Saturday, March 19, 2016

Helen Douglas and Zoe Irvine, Illiers Combray, Aeolus & Weproductions, 2004, 2nd edition.


The title of this work, Illiers Combray, refers to two French towns, one real and one imagined. "Illiers" was originally the name of a town near the city of Chartres and "Combray" is the name the great French novelist, Marcel Proust, gave it in his semi-biographical novel "In Search of Lost Time," 1913. In 1971, the people of Illiers decided as a tribute to Proust's literary masterpiece, to change the town's name to Illiers-Combray, on the occasion of the first centenary of the author's birth.

This fascinating double-sided accordion was the result of both artists spending time together in Illiers-Combray, and then going their separate ways to work on their respectives parts. One side displays a much more poetic and impressionistic mixing and overlay of images, as compared to the reverse which is a long panoramic photograph of this quaint country village. Irvine's sound pieces also reflect this split, with one cd remixing village sounds and the other a dense and much more abstract web of sound.  

It's taken me a long time to finally discover this accordion by Douglas, and also to fully understand its place and importance in her shift to working with the scroll format. For an interesting summary of this new direction, and a smart piece of writing about her work, here's an article by Clive Phillpot: 
Postscript: 'The Pond at Deuchar'

59 pages at 3.75" (h) x 3.5" (w), total length 17ft 2.5".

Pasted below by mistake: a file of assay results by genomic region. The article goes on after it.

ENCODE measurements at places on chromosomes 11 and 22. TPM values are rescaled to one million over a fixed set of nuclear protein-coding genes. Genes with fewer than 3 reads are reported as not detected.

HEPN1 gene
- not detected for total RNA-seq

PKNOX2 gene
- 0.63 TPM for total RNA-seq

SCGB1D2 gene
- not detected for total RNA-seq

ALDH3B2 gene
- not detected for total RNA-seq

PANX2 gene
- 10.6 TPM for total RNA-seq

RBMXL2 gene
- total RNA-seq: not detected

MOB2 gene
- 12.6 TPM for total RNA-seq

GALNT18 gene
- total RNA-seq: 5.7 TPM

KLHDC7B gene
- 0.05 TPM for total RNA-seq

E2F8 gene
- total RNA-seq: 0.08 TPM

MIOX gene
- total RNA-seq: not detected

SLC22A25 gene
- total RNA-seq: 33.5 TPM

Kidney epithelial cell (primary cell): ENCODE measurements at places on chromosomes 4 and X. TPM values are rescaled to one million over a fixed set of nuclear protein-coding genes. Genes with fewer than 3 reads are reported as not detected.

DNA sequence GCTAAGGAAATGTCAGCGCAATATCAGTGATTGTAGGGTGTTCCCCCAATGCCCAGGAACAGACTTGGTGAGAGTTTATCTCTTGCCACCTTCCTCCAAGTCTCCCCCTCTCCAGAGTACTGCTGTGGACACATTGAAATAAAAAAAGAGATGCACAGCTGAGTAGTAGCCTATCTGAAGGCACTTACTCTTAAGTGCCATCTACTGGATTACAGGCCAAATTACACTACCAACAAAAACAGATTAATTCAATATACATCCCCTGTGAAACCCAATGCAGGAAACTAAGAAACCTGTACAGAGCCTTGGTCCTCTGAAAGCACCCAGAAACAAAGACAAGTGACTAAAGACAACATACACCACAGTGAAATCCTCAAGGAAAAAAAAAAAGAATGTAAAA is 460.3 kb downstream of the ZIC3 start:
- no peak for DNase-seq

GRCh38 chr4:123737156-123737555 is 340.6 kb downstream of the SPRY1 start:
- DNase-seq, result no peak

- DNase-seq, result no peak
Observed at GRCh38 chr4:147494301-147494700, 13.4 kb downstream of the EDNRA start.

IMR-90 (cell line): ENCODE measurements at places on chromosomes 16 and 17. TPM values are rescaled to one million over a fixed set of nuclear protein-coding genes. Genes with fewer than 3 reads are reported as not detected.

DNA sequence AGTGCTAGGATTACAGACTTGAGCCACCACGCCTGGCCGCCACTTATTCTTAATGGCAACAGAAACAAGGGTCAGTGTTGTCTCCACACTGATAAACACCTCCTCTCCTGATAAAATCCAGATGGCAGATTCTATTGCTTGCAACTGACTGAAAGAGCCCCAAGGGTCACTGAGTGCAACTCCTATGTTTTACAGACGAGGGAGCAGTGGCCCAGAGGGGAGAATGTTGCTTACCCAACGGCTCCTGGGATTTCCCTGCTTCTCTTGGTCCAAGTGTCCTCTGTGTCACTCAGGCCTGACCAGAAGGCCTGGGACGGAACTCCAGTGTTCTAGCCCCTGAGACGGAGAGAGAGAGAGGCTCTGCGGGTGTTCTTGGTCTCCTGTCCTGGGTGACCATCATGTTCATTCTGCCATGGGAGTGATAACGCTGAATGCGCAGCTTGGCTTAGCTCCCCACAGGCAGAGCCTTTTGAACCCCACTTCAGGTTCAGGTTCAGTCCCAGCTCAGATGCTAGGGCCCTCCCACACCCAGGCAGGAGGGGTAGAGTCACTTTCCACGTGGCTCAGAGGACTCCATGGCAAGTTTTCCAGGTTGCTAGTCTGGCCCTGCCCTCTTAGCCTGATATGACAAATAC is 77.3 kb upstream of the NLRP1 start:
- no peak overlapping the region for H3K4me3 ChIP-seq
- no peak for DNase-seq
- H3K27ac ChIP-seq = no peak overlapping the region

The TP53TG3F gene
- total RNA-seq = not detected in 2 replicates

Wednesday, March 16, 2016

Nina Perkins, Untitled, 2 diamond fold accordions, 2015-16.



Two diamond fold accordions given to me on my birthday and christmas respectively by my daughter and created from paint samples. I guess its hard not to catch the accordion bug when your father is constantly going on about them and has a whole bunch layng around on his desk!

Both the 'pages' of these two are 1.75" square, and the top one is 4ft long and the bottom one 5'6". 

Monday, March 14, 2016

Erik T. Johnson (aka Eero), Kozmo-Knut, two color screen print, 2014

Here's a unique publication, a never ending accordion! I'm still confused exactly where the story begins but its something about an astronaut, a caveman and then things happen and roles get exchanged and then the story starts again. On the inside is a night sky with what looks like the trajectory of the rocket as it speeds across space. Included at the end of these images are 3 from the site that sells this accordion (Uncivilized Books : Kozmo-Knot by Eero) as my copy of the book did not come with this rather interesting packaging.

Each page 2.5" and extended 2' 9.75", circumference 5' 7.5".











Sunday, March 13, 2016

Ik-Joong Kang, Starving Artists' Restaurant Guide, self-published, 1996

Ik-Joong Kang is a Korean born installation artist and a longtime resident of New York. After graduating from the Pratt Institute in 1988 he found a cheap studio in Chinatown and along with a bunch of others artists in the same building they created the Tuesday Lunch Club (TLC) that met once a week for 8 years for cheap meals. This booklet features 14 restaurants that the TLC discovered that provided the best meals for under $4. On the back of the image of each restaurant is a list that includes prices, hours, and a selection of the 'best' meals and their prices, along with a meal that Kang recommended. 

Kang sold the booklet at the Whitney Museum of Art and apparently they sold out almost immediately. Revised versions were published in 1998 and 2000. Interestingly hidden in the credits for the booklet is this one "This book is made possible by my wife's generous donation"! For an article about Kang and his book, and from which I have drawn for this text go to:
 Food&Drink - Ik-Joong Kang’s Chinatown Restaurant Guide

15 pages at 3" x 3" and open 3ft 9inches.














Jason Roy, Cop Attack, 2 color risograph print, Brooklyn, 2014



A funky double-sided accordion announcement card for Roy's one-person exhibition at Booklyn Artists Alliance, Brooklyn in 2014, titled "NO: A Masterless Universe".  Each of the 18 pages is .75" x .75" and open 13"